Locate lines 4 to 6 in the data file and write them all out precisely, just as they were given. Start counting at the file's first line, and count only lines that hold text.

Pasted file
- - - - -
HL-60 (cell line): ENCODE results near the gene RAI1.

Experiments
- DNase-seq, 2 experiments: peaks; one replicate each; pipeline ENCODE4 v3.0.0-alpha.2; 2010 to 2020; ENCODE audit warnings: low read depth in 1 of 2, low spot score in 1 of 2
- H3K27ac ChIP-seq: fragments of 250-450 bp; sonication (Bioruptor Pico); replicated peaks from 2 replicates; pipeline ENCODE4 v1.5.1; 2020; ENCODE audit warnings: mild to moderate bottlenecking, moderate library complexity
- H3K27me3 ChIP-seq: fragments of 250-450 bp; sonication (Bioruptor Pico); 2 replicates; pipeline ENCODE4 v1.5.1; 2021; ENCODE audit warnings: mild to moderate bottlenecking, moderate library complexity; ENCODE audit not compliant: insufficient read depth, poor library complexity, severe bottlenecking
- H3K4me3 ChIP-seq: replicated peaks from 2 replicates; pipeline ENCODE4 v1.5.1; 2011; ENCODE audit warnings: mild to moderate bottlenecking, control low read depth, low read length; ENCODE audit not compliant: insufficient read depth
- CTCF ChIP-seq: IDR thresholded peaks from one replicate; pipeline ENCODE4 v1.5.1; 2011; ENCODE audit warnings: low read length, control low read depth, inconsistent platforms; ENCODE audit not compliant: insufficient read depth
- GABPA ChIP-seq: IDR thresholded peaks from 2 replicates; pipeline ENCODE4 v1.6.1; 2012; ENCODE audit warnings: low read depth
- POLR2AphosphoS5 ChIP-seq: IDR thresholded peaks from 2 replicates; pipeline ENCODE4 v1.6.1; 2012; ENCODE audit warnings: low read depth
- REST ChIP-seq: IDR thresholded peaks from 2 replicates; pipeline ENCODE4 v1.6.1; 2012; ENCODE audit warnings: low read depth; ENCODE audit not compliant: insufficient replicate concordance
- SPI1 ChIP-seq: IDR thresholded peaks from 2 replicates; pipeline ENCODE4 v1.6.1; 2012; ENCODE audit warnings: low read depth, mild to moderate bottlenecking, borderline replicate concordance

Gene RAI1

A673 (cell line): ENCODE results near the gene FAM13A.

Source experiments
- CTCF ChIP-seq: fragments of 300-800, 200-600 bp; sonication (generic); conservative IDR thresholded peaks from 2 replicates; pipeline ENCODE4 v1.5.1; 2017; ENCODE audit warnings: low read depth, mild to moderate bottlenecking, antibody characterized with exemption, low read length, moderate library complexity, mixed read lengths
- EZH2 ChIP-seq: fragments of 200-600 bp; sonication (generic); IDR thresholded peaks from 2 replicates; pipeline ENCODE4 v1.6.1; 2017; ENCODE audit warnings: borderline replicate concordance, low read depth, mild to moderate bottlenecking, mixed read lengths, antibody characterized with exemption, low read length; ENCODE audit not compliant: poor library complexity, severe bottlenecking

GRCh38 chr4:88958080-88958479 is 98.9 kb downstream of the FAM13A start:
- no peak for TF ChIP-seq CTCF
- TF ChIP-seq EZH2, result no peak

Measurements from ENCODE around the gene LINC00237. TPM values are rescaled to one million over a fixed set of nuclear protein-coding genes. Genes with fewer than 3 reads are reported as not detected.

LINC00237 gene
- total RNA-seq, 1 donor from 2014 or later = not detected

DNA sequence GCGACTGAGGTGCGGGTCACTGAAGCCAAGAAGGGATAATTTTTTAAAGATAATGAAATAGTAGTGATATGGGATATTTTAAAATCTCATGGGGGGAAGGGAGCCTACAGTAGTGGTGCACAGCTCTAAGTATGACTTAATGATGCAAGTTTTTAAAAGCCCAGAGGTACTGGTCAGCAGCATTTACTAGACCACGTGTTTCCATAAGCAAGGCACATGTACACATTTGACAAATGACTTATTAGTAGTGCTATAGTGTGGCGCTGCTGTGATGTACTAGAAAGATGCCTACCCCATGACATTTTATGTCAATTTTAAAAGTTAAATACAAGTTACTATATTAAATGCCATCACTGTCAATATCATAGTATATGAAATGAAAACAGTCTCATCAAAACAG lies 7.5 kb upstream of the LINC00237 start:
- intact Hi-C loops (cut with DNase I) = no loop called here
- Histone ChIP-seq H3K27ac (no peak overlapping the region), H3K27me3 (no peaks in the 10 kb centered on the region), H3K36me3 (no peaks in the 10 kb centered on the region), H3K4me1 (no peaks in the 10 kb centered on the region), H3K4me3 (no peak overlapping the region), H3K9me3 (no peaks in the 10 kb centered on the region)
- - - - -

- H3K27ac ChIP-seq: fragments of 250-450 bp; sonication (Bioruptor Pico); replicated peaks from 2 replicates; pipeline ENCODE4 v1.5.1; 2020; ENCODE audit warnings: mild to moderate bottlenecking, moderate library complexity
- H3K27me3 ChIP-seq: fragments of 250-450 bp; sonication (Bioruptor Pico); 2 replicates; pipeline ENCODE4 v1.5.1; 2021; ENCODE audit warnings: mild to moderate bottlenecking, moderate library complexity; ENCODE audit not compliant: insufficient read depth, poor library complexity, severe bottlenecking
- H3K4me3 ChIP-seq: replicated peaks from 2 replicates; pipeline ENCODE4 v1.5.1; 2011; ENCODE audit warnings: mild to moderate bottlenecking, control low read depth, low read length; ENCODE audit not compliant: insufficient read depth